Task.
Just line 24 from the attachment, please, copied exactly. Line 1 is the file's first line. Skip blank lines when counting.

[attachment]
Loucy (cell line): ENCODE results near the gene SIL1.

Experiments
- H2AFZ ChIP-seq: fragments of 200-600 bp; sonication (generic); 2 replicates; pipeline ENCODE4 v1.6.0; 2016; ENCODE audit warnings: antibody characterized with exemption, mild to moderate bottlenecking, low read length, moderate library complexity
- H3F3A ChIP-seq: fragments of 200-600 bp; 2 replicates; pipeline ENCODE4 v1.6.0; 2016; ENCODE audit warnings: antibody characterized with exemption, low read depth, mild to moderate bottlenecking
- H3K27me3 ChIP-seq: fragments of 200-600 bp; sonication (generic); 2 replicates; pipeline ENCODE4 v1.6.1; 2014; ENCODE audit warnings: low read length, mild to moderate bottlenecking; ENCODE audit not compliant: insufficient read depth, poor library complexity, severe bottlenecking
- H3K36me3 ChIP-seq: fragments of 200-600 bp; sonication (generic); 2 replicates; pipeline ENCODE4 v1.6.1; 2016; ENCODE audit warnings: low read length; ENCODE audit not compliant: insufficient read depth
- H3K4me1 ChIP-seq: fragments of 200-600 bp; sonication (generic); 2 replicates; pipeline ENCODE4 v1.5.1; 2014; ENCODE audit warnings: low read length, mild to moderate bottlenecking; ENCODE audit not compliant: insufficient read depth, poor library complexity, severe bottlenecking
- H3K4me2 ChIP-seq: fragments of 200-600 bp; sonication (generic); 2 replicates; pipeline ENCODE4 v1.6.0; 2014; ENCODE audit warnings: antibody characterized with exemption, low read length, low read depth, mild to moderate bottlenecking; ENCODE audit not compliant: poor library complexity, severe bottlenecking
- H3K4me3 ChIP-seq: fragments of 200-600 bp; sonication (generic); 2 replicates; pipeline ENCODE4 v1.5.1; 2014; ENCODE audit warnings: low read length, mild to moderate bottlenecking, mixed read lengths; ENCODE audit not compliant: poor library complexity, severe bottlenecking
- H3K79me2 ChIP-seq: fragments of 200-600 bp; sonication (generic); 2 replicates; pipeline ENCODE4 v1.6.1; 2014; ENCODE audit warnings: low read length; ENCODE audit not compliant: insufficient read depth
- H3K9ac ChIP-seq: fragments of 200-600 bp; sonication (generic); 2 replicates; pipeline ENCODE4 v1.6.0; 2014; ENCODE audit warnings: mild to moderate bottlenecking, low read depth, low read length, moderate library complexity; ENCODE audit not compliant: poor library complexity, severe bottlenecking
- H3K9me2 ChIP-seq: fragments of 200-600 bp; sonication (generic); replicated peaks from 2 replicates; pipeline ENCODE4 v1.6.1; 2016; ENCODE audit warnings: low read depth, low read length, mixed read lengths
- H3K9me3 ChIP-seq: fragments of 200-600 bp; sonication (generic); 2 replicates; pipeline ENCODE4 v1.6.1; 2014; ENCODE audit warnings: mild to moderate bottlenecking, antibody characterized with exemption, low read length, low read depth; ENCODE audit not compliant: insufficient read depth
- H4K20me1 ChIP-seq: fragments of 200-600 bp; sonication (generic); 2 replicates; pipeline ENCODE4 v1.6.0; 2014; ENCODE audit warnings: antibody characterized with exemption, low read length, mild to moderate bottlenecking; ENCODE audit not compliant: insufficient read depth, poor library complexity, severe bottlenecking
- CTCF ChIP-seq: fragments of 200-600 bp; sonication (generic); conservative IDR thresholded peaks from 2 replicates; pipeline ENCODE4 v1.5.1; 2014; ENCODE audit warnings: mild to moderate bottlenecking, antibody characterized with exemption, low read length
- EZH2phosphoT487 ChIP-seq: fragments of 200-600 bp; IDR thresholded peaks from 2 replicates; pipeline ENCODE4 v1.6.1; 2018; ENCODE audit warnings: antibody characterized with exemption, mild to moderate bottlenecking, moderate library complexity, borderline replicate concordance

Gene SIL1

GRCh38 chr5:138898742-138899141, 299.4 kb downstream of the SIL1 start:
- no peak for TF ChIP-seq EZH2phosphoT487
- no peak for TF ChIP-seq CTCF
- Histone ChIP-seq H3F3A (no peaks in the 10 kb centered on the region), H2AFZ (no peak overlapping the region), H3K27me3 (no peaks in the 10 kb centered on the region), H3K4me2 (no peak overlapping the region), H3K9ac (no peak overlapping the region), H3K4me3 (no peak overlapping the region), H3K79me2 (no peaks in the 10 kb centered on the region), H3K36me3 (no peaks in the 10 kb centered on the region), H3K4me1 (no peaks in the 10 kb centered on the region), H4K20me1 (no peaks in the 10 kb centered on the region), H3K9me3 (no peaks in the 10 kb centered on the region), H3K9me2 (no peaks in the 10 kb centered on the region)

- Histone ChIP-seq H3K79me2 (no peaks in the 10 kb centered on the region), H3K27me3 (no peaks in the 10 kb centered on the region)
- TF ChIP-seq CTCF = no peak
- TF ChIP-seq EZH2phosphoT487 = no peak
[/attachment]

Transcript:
- TF ChIP-seq EZH2phosphoT487 = no peak